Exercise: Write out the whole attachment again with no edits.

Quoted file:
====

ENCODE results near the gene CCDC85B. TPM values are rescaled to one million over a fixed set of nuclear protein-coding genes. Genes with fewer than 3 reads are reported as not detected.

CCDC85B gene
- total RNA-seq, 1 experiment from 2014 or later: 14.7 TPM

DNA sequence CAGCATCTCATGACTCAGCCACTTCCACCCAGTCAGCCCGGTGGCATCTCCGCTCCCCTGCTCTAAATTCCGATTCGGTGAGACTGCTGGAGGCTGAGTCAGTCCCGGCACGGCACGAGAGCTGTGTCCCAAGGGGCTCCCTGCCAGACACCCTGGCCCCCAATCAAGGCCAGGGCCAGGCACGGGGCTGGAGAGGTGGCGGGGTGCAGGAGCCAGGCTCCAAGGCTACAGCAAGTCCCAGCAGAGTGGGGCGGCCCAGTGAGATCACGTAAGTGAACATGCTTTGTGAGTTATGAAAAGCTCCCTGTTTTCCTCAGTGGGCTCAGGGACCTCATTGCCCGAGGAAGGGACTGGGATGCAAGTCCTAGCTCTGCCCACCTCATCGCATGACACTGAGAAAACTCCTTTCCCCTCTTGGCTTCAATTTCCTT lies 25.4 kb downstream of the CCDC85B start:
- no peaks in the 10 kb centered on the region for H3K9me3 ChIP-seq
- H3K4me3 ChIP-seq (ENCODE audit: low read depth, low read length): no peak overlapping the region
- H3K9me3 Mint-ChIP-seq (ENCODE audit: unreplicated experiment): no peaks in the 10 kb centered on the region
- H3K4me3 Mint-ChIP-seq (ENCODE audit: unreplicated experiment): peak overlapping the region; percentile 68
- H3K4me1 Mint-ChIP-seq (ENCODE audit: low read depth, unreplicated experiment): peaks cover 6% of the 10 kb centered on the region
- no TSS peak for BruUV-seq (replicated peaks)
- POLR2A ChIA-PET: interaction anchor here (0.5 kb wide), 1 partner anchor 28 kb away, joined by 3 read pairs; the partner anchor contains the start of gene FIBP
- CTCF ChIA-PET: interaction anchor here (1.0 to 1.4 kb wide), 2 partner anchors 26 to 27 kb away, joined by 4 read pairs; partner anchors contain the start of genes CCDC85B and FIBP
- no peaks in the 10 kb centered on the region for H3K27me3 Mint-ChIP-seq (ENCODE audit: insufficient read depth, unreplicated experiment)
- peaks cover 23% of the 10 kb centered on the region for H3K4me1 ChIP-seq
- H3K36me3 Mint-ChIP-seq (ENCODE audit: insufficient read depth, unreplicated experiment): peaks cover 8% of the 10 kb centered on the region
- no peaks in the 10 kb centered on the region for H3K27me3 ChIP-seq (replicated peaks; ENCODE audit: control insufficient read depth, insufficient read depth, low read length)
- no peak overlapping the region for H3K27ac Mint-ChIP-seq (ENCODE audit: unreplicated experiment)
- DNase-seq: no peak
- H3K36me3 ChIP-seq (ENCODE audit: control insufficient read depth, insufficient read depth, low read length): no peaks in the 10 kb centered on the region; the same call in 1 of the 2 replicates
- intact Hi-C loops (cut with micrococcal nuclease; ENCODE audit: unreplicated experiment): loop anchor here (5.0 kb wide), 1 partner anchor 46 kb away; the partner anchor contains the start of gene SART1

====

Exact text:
ENCODE results near the gene CCDC85B. TPM values are rescaled to one million over a fixed set of nuclear protein-coding genes. Genes with fewer than 3 reads are reported as not detected.

CCDC85B gene
- total RNA-seq, 1 experiment from 2014 or later: 14.7 TPM

DNA sequence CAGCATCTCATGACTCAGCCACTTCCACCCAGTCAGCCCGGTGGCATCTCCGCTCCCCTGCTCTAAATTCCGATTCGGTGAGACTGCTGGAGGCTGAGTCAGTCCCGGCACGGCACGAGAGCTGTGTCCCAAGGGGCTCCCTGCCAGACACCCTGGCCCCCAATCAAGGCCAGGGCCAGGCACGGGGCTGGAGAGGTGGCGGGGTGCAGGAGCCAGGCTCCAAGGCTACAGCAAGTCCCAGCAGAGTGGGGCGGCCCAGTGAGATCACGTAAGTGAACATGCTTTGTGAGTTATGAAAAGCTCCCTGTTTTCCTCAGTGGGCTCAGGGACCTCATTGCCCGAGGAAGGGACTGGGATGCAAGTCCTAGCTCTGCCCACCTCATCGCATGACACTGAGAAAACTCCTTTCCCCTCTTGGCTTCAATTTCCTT lies 25.4 kb downstream of the CCDC85B start:
- no peaks in the 10 kb centered on the region for H3K9me3 ChIP-seq
- H3K4me3 ChIP-seq (ENCODE audit: low read depth, low read length): no peak overlapping the region
- H3K9me3 Mint-ChIP-seq (ENCODE audit: unreplicated experiment): no peaks in the 10 kb centered on the region
- H3K4me3 Mint-ChIP-seq (ENCODE audit: unreplicated experiment): peak overlapping the region; percentile 68
- H3K4me1 Mint-ChIP-seq (ENCODE audit: low read depth, unreplicated experiment): peaks cover 6% of the 10 kb centered on the region
- no TSS peak for BruUV-seq (replicated peaks)
- POLR2A ChIA-PET: interaction anchor here (0.5 kb wide), 1 partner anchor 28 kb away, joined by 3 read pairs; the partner anchor contains the start of gene FIBP
- CTCF ChIA-PET: interaction anchor here (1.0 to 1.4 kb wide), 2 partner anchors 26 to 27 kb away, joined by 4 read pairs; partner anchors contain the start of genes CCDC85B and FIBP
- no peaks in the 10 kb centered on the region for H3K27me3 Mint-ChIP-seq (ENCODE audit: insufficient read depth, unreplicated experiment)
- peaks cover 23% of the 10 kb centered on the region for H3K4me1 ChIP-seq
- H3K36me3 Mint-ChIP-seq (ENCODE audit: insufficient read depth, unreplicated experiment): peaks cover 8% of the 10 kb centered on the region
- no peaks in the 10 kb centered on the region for H3K27me3 ChIP-seq (replicated peaks; ENCODE audit: control insufficient read depth, insufficient read depth, low read length)
- no peak overlapping the region for H3K27ac Mint-ChIP-seq (ENCODE audit: unreplicated experiment)
- DNase-seq: no peak
- H3K36me3 ChIP-seq (ENCODE audit: control insufficient read depth, insufficient read depth, low read length): no peaks in the 10 kb centered on the region; the same call in 1 of the 2 replicates
- intact Hi-C loops (cut with micrococcal nuclease; ENCODE audit: unreplicated experiment): loop anchor here (5.0 kb wide), 1 partner anchor 46 kb away; the partner anchor contains the start of gene SART1